As water stormed through the Straits of Gibraltar, it tumbled more than 1000 metres, three times faster than water flowing down the Amazon or over the Niagra falls.

It ended up leaving me to cover an area of 2.5 million km squared. Today, at my deepest, I reach down 5,267 metres into the cold black trench of the Calypso Deep.

I have an average depth of 1,500 metres and contain close to 3.75 million cubic kilometres of water.
It is, of course, not surprising that, of all the world’s bodies of water, I have had by far the greatest influence on the development of western civilisation.

Indeed, I have often been called the ‘cradle of civilisation’. The kingdoms of Mesopotamia, Egypt, Malta, Persia, Greece, Rome, Arabia and Turkey – all took turns to exploit the great natural advantages of a long coastline.

The empires were greatly enhanced by an abundance of islands, bays, inlets and natural harbours set in a near tideless sea.

As successive cultures fought for dominance and control of the trade routes it was said that, ‘he, who controlled the Mediterranean, controlled the known world’.

Realising this, the Romans deforested entire regions of Mediterranean Europe in search of timber to build their galleys.

Later, Spain would do the same in its struggle for dominance with Nelson’s England.

The thousands of galleons built eventually, of course, led to the forests of southern Europe being consigned to rotting pulp at the bottom of the sea they fought so hard to control.

Two World Wars reinforced the point as great navies clashed for control of strategic islands and those critical supply and access routes, the Straits of Gibraltar and the Suez Canal carved south through Egypt.

That was a bad idea by the way, digging that Suez Canal in 1869. If Africa had intended me to be joined to the Red Sea, I’m sure it could have been arranged naturally.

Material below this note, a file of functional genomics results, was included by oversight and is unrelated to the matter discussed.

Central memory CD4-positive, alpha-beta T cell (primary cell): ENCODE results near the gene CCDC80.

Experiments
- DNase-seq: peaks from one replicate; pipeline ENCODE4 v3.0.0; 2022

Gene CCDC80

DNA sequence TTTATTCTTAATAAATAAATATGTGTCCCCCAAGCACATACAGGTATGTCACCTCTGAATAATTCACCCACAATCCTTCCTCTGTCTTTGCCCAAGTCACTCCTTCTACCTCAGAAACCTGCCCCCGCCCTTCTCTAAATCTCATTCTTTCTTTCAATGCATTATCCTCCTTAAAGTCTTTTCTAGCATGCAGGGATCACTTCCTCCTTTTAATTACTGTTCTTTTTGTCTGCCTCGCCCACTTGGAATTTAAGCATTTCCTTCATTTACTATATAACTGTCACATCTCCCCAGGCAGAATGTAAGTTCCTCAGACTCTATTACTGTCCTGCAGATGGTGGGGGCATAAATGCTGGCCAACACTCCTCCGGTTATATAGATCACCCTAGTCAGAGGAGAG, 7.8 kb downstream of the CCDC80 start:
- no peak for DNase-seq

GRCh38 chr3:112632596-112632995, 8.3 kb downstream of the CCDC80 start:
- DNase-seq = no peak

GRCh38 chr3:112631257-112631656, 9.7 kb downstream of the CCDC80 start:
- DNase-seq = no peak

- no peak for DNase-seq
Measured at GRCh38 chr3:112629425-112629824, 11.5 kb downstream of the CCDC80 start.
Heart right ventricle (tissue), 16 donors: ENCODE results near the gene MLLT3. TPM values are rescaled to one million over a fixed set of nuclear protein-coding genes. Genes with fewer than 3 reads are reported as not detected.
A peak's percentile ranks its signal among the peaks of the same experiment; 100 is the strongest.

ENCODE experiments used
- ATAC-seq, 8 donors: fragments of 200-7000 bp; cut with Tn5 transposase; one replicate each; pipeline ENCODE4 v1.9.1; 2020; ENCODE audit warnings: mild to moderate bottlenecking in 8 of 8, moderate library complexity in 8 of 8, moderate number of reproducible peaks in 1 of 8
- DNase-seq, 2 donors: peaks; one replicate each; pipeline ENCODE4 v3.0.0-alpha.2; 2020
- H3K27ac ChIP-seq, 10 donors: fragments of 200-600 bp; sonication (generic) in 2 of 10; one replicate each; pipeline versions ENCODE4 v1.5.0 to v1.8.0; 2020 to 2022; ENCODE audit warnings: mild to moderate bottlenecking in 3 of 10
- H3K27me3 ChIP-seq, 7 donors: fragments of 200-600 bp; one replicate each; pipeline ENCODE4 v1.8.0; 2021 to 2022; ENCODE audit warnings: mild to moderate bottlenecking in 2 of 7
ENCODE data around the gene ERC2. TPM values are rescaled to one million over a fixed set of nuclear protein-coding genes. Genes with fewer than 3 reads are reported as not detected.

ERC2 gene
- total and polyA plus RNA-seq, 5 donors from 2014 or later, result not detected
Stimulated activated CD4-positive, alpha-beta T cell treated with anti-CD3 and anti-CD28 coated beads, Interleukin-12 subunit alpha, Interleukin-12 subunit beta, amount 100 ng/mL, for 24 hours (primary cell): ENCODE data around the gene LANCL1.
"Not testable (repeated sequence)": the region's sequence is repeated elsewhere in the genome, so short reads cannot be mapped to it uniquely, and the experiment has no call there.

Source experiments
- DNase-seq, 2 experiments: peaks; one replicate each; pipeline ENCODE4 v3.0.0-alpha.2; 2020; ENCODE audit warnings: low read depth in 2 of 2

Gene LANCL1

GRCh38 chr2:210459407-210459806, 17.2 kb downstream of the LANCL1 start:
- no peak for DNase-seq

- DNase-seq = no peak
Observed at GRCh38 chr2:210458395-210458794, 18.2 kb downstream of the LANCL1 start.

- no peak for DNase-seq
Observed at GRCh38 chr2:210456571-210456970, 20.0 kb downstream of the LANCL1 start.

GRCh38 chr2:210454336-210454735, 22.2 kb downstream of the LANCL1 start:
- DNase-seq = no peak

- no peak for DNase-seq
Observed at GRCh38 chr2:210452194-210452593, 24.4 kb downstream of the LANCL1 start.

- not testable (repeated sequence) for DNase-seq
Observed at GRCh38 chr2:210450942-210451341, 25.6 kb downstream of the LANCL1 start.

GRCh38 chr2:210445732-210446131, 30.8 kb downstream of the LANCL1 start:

As it is, with the Red Sea higher than I am, the canal pours Red Sea water at every high tide. And with the water, comes all manner of Red Sea marine life – invasive species that have now mainly displaced the natives and taken control.

That canal has also made me one of the world’s busiest shipping routes; over 220,000 vessels of more than 100 tonnes cross me each year – about one third of the world’s total merchant shipping. This includes 370 million tonnes of oil (more than 20 percent of the world total) and every day I am crossed by 250 to 300 oil tankers.

These poison me with accidental oil spills ten times a year on average, as well as deliberately dumping between 100,000 and 150,000 tonnes of waste crude oil into me each year.

It’s the cheapest way to get rid of the stuff, apparently. But its effect is appalling.

While I comprise less than one per cent of the global water surface, I now receive around 17 per cent of the total oil pollution – especially dangerous for an enclosed sea like me.

It’s the same with tourism. While I offer you clean, warm azure waters, a great climate and thousands of fabulous beaches, you repay me with ‘over-development’, a process aimed to make you the fastest possible buck.

Despite getting smaller by the day I still stand as one of the greatest and most important bodies of water on earth. I have steered the course of world history and shaped entire civilisations.

So, the next time you grab your towel and trot down to the beach, just pause and think for a moment.
Remember who it is you are dealing with; think about what I have given you over the millenia and what you would lose if things carry on the way they are.

All I’m asking is that you show a little respect.

After all… I am the Mediterranean.

Jon Clarke (Publisher & Editor)

Jon Clarke is a Londoner who worked at the Daily Mail and Mail on Sunday as an investigative journalist before moving permanently to Spain in 2003 where he helped set up the Olive Press. He is the author of three books; Costa Killer, Dining Secrets of Andalucia and My Search for Madeleine.

Do you have a story? Contact [email protected]